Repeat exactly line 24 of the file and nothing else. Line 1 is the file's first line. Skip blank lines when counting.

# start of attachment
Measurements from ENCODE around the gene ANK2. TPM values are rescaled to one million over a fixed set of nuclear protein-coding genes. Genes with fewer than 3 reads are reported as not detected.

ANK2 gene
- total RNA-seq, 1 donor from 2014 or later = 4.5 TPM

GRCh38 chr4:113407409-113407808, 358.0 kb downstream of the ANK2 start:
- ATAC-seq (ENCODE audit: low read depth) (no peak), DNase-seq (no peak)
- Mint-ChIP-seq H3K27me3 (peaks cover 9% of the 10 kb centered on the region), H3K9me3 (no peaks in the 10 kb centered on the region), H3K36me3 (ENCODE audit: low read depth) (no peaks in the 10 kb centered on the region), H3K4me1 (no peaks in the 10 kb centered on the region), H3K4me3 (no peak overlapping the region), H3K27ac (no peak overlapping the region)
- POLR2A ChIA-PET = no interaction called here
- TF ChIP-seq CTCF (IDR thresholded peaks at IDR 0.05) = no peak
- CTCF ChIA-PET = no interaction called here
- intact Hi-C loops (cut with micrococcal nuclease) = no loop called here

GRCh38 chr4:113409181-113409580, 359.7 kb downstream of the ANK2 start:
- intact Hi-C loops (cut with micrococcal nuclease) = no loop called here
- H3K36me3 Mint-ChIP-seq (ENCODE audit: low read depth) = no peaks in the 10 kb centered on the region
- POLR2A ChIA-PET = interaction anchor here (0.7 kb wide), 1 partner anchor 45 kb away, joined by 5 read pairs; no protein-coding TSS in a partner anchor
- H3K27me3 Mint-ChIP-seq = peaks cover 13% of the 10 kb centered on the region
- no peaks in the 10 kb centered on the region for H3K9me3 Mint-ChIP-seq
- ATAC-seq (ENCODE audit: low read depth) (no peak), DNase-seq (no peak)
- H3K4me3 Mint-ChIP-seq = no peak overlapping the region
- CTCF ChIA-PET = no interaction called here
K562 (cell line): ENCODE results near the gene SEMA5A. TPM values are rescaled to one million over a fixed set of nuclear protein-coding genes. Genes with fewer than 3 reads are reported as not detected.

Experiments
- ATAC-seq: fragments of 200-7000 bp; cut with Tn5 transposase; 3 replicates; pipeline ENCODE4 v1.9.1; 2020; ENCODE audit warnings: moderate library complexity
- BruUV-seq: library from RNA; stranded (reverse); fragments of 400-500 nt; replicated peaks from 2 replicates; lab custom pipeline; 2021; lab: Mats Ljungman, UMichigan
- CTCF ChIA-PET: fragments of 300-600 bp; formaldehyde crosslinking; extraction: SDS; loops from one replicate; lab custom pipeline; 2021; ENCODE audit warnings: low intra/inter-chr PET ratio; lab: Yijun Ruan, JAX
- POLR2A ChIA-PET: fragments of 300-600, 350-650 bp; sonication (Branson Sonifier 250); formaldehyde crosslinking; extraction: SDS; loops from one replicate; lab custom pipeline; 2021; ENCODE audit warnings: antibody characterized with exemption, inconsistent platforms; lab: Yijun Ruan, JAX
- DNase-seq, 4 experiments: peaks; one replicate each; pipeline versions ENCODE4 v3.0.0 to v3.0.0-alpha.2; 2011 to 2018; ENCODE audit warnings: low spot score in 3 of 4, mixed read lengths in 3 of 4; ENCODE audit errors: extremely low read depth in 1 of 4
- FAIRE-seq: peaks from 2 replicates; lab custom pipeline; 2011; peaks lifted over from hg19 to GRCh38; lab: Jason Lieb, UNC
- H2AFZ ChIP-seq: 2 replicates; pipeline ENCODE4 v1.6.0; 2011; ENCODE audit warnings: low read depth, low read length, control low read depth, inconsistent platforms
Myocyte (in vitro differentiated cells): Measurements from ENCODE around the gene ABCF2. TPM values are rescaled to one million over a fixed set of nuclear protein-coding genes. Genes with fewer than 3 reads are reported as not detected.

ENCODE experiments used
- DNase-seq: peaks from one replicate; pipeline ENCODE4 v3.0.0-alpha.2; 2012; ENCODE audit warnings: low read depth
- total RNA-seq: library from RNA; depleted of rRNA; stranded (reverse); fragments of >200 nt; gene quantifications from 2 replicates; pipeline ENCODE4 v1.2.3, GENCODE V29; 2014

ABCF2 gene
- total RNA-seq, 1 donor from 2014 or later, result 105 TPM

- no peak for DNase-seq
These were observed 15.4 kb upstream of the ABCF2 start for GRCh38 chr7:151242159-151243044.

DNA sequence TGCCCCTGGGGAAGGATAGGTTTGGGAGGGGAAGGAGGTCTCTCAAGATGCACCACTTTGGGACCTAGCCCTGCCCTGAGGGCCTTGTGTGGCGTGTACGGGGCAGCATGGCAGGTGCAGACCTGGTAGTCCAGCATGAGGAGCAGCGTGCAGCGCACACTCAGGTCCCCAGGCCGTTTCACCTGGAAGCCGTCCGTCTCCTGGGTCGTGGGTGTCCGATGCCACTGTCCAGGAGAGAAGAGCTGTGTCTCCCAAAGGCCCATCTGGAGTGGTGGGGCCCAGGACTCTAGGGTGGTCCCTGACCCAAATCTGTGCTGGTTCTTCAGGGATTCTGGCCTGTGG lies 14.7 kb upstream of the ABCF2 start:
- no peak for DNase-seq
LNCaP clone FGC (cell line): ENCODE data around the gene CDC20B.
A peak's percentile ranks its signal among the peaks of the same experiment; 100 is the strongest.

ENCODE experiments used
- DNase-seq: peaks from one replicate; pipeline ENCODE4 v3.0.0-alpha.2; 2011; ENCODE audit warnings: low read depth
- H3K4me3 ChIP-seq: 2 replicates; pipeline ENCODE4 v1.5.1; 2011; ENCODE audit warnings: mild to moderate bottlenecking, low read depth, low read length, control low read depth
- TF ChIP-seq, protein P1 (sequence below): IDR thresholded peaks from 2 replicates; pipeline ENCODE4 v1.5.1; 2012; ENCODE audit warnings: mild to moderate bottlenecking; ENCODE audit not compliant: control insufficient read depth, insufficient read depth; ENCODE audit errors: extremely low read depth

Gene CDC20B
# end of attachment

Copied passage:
- CTCF ChIA-PET: fragments of 300-600 bp; formaldehyde crosslinking; extraction: SDS; loops from one replicate; lab custom pipeline; 2021; ENCODE audit warnings: low intra/inter-chr PET ratio; lab: Yijun Ruan, JAX